Respondents to our survey encountered resistance similar to that reported in 1973 to scholars of color actively shaping the directions of anthropological thought—and, notably , they mentioned hostility toward critical theoretical perspectives on taken-for-granted aspects of mainstream culture. One faculty respondent reflected, “Neither myself nor my grad school peers of color expected the extreme resistance for paradigm changes … we have all been pushed out of these colleges simply because of this resistance.”
Another [respondent] implicated class bias: “ Tenure requires having no life but [an] academic [one] and a class background that gives you a level of financial support to work.” (…) Class and race bias interact. Students of color are disproportionately from working-class backgrounds, and institutional blindness to the concomitants of class works against them.
Perhaps the biggest attitudinal barrier to ethnic diversification is a belief that being an anthropologist inoculates one against racism (as well as other varieties of social stereotyping). Many respondents urged developing a departmental discourse about race that includes reflexivity. Intersectional thinking is at the heart of reflexivity: for example, recognizing that not all minorities are male (or straight or working class) nor are all women white (or straight or middle class) opens up possibilities for making racial diversity the cutting edge of broader diversification. The lesson is to make critical discourses part of departmental discourse. (…) (D)epartments must hold white faculty equally responsible for improving racial diversity for it to be highly valued.
(T)he heart of our conclusion is embarrassingly obvious. It is this: the defamiliarizing insights and analyses generated from vantage points developed by anthropologists of color are better tools for diversifying departmental organization and culture (among other things) than hegemonic ones, and anthropology departments should embrace them instead of marginalizing them. Alternatively put, anthropology has made its mark on understanding cultures by taking seriously the points of view of those it studies. We suggest it needs to take seriously the points of view of those who are internal others to better understand and diversify itself as well as enhance its theoretical robustness.
Source: Brodkin, K, S Morgen and J Hutchinson (2011) Anthropology as White Public Space? (behind paywall, only available for subscribers)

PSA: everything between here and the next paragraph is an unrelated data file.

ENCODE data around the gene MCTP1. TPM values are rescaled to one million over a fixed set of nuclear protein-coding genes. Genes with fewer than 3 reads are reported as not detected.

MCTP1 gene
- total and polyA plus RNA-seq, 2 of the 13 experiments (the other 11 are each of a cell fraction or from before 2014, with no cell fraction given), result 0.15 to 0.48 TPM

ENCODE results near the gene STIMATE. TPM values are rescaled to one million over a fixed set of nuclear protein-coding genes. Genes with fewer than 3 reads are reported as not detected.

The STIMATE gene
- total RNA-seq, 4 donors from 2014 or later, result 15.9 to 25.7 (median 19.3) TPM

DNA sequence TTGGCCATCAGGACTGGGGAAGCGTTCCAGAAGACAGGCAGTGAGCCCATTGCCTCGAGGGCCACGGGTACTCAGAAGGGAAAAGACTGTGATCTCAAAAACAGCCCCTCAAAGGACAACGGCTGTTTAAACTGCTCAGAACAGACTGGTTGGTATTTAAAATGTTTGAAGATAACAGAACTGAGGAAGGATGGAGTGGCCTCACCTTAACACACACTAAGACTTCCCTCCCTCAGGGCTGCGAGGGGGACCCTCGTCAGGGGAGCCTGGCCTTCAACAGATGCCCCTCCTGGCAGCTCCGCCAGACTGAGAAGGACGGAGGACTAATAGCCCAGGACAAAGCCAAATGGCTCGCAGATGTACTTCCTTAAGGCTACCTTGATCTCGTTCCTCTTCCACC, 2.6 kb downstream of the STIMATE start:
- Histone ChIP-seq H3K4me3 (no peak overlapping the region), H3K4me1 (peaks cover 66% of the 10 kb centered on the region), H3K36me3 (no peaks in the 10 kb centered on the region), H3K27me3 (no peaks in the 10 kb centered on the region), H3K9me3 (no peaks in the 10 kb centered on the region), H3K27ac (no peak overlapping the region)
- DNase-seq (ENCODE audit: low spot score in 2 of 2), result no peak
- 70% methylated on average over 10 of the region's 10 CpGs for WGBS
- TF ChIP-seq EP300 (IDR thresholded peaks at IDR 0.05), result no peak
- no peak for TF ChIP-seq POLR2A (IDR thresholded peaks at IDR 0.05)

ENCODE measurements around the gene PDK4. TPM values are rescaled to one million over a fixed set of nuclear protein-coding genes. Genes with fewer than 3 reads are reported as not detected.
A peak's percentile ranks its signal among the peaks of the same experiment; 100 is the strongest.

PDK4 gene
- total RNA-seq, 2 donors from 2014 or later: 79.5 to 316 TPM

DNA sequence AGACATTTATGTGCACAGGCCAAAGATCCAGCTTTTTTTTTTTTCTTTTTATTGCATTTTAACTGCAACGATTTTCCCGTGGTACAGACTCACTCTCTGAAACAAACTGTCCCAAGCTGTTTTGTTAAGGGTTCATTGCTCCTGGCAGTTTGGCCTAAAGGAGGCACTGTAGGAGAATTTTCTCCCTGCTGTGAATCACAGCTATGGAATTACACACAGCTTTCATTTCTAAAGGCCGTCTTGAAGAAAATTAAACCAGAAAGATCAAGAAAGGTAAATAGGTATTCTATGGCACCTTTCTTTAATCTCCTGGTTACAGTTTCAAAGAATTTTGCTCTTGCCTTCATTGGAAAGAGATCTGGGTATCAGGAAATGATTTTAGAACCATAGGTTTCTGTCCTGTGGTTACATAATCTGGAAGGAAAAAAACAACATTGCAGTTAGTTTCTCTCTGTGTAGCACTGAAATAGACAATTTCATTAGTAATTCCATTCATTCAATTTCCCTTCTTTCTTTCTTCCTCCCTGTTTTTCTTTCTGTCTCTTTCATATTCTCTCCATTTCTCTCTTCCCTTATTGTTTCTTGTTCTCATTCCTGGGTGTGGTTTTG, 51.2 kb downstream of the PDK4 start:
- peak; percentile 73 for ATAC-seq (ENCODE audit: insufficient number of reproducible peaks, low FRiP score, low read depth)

Some of their findings are also reflected in an ethnography of American anthropology that I blogged about nearly two years ago: Reversed Gaze. An African Ethnography of American Anthropology by Mwenda Ntarangwi - see my post How racist is American anthropology?. I see now that I announced a second post about this book, but it never appeared, I hope I’ll have the opportunity to do that soon!
See also a post from 2005: How can we create a more plural anthropological community? and a more recent post The dubious behaviour of Western researchers sightseeing the “Arab Spring”
There has been some discussion on these issues (including the paper) in a post by Jason Antrosio at Savage Minds: Taking Anthropology, Introduction
This kind of treatment also exists in the publications of the AES (American Ethnological Society) where technical arguments about writing style are used to reject (or send into a never ending multi-year tailspin of revisions) papers that challenge racial assumptions of good liberal anthropology.
Articles about race tinged in excotizing tones are acceptable. Papers that challenge and confront meet with a strange set of critical comments that have included asking if the author was really part of the racial group or just pretend, suggesting that by focusing upon the way that anthropology uses indigenous communities as data is a form of reverse racism, etc, etc.
It’s easier to try and pass or to be a well behaved token rep it seems then to be honest.
Thanks for the comment. I’ve edited the AES part (link and explanation).
I soppose you’ll find that many places, and not only in the US. I wonder if there are sings of change? It seems not - according the paper. Is something done against these racist practices in anthropology? Has this paper been followed up?